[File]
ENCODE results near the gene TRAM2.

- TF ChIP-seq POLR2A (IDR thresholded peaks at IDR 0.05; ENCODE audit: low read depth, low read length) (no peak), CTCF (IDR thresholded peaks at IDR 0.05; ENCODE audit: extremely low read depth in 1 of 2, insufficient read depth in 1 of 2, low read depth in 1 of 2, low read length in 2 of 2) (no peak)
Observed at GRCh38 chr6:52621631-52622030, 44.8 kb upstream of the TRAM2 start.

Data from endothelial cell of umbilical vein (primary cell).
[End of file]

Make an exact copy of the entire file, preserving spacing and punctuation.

ENCODE results near the gene TRAM2.

- TF ChIP-seq POLR2A (IDR thresholded peaks at IDR 0.05; ENCODE audit: low read depth, low read length) (no peak), CTCF (IDR thresholded peaks at IDR 0.05; ENCODE audit: extremely low read depth in 1 of 2, insufficient read depth in 1 of 2, low read depth in 1 of 2, low read length in 2 of 2) (no peak)
Observed at GRCh38 chr6:52621631-52622030, 44.8 kb upstream of the TRAM2 start.

Data from endothelial cell of umbilical vein (primary cell).